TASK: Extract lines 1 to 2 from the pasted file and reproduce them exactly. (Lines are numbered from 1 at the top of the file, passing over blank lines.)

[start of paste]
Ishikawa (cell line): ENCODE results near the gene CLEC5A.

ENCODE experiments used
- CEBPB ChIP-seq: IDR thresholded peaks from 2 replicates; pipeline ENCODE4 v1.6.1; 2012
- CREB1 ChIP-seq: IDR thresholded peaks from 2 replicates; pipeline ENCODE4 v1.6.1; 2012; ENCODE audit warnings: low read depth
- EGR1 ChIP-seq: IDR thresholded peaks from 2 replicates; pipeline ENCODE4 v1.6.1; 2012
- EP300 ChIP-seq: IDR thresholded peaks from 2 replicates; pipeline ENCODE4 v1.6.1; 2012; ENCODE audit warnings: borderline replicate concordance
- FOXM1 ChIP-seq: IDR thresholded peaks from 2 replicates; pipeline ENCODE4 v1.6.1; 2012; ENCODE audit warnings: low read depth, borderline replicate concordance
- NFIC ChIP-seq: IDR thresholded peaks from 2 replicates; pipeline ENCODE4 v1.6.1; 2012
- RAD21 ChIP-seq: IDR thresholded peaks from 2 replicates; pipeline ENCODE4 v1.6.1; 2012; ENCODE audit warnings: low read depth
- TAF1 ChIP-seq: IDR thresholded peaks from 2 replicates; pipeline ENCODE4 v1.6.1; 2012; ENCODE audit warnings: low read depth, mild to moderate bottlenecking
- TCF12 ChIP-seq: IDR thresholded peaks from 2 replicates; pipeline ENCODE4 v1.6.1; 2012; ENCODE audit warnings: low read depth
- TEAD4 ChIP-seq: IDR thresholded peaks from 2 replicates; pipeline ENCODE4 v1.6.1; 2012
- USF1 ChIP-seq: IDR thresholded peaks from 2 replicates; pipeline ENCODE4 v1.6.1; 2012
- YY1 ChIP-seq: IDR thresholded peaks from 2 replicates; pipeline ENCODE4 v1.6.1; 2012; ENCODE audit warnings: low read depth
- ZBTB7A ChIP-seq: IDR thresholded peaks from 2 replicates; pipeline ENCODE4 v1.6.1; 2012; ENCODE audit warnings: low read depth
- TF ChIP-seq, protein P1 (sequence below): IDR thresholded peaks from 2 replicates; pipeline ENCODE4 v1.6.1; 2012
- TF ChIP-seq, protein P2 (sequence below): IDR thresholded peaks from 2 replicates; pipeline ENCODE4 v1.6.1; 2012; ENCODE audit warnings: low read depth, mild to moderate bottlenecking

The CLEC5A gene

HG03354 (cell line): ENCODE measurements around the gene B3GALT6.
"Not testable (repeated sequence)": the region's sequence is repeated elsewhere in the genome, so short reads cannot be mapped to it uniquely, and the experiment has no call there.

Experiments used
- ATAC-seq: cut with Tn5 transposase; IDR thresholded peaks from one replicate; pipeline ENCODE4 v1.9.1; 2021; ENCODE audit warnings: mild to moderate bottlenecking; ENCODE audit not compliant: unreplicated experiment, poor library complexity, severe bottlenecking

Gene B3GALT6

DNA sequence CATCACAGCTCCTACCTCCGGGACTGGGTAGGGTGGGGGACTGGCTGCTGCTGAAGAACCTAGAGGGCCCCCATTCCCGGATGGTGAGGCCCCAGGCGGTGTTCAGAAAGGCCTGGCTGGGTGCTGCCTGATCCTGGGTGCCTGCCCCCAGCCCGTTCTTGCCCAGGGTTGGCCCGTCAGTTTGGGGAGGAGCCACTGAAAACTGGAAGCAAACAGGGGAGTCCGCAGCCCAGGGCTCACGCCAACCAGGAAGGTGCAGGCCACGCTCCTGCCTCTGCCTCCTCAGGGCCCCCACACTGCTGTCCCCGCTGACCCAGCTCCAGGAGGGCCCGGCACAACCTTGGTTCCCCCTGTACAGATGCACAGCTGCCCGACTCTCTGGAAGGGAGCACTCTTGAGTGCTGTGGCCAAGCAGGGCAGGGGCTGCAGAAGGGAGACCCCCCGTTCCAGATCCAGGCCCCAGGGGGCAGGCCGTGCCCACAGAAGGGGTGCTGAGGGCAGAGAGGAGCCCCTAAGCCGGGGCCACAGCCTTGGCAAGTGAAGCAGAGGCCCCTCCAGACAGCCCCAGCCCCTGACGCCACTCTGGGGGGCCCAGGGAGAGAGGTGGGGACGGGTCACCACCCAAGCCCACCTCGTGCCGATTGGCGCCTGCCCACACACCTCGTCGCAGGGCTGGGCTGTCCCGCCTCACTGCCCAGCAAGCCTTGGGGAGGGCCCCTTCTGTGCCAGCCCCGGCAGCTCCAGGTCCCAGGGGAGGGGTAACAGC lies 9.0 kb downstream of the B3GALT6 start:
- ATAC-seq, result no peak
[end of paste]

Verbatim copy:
Ishikawa (cell line): ENCODE results near the gene CLEC5A.

ENCODE experiments used